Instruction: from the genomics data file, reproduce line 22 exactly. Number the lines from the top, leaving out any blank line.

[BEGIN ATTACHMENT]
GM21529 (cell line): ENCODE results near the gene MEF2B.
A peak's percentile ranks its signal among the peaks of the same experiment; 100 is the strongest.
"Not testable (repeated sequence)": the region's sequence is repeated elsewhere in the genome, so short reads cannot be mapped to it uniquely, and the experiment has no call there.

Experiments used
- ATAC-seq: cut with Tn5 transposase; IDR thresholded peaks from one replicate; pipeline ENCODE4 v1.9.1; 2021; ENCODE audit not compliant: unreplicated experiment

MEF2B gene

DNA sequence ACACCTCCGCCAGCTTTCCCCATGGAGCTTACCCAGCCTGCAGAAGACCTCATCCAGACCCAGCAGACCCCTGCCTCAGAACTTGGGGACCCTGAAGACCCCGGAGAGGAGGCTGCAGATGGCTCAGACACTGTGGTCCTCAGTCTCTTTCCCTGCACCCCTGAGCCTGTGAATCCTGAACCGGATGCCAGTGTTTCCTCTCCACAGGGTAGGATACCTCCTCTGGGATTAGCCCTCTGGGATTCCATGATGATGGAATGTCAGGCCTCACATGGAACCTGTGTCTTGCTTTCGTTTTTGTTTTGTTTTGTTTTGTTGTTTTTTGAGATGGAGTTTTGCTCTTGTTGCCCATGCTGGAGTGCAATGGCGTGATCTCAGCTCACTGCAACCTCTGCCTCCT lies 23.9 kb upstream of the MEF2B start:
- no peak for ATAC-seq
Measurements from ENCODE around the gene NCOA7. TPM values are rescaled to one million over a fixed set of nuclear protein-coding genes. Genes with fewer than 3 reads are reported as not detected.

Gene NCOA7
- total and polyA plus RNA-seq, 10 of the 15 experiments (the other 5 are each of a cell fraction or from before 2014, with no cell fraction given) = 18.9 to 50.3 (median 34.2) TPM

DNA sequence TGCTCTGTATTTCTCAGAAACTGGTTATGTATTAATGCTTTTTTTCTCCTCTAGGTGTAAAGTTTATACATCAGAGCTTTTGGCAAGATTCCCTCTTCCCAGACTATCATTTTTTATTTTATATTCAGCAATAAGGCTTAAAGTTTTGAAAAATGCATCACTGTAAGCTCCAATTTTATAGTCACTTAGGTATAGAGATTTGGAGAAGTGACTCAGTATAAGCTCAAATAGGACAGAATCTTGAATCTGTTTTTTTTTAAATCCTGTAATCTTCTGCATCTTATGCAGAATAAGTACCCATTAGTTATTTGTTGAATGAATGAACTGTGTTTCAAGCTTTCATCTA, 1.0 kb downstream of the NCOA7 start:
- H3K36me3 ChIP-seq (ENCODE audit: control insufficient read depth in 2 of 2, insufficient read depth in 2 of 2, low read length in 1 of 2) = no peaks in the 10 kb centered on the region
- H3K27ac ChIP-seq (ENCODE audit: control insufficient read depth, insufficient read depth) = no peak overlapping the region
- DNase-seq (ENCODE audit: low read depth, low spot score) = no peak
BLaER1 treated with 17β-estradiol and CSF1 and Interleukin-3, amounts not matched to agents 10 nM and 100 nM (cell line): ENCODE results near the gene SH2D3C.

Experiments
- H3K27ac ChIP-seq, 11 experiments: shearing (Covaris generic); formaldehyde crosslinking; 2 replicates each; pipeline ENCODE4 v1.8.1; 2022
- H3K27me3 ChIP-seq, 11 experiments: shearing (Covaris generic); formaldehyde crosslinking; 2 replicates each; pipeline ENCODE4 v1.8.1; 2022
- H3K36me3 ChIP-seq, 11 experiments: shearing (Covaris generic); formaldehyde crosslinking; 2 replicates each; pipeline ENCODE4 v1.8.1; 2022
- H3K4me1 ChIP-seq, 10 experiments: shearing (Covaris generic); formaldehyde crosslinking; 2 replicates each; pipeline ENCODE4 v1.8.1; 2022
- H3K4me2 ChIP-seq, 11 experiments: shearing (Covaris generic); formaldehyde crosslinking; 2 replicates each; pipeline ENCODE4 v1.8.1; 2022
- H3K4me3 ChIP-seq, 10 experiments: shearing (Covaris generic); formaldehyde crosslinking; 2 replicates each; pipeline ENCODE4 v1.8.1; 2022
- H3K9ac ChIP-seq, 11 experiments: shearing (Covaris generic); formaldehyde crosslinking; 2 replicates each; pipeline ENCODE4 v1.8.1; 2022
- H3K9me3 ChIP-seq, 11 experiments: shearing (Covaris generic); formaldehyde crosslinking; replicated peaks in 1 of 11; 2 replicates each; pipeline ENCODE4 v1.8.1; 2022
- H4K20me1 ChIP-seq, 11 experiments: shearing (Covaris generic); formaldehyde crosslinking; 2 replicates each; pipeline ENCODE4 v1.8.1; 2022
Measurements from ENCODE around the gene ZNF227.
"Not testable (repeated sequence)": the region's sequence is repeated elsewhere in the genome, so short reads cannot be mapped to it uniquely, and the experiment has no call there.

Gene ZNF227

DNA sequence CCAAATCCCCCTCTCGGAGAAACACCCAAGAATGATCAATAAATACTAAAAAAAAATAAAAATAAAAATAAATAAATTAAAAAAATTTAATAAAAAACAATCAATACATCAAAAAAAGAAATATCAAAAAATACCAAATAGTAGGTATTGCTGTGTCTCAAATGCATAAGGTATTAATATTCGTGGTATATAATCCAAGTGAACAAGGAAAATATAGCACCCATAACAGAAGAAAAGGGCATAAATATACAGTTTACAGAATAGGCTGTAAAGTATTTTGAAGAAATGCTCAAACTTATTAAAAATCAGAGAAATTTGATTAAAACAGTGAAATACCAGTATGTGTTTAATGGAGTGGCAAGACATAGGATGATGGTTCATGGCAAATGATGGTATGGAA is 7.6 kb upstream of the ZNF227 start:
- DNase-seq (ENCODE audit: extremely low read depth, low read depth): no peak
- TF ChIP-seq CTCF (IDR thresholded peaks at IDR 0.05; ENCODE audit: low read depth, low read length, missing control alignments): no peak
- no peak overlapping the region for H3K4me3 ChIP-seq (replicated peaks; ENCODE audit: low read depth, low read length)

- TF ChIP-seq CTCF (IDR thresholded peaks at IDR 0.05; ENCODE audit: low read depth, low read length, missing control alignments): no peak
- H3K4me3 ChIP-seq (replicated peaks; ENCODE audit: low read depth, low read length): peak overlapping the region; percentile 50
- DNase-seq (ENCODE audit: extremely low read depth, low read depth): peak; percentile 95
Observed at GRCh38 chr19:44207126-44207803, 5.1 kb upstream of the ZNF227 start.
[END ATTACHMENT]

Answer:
- H3K4me2 ChIP-seq, 11 experiments: shearing (Covaris generic); formaldehyde crosslinking; 2 replicates each; pipeline ENCODE4 v1.8.1; 2022